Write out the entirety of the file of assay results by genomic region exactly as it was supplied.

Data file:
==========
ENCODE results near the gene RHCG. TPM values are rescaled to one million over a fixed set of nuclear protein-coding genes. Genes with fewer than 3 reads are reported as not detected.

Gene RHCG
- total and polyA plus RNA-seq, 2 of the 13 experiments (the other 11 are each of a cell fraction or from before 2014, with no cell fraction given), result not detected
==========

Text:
ENCODE results near the gene RHCG. TPM values are rescaled to one million over a fixed set of nuclear protein-coding genes. Genes with fewer than 3 reads are reported as not detected.

Gene RHCG
- total and polyA plus RNA-seq, 2 of the 13 experiments (the other 11 are each of a cell fraction or from before 2014, with no cell fraction given), result not detected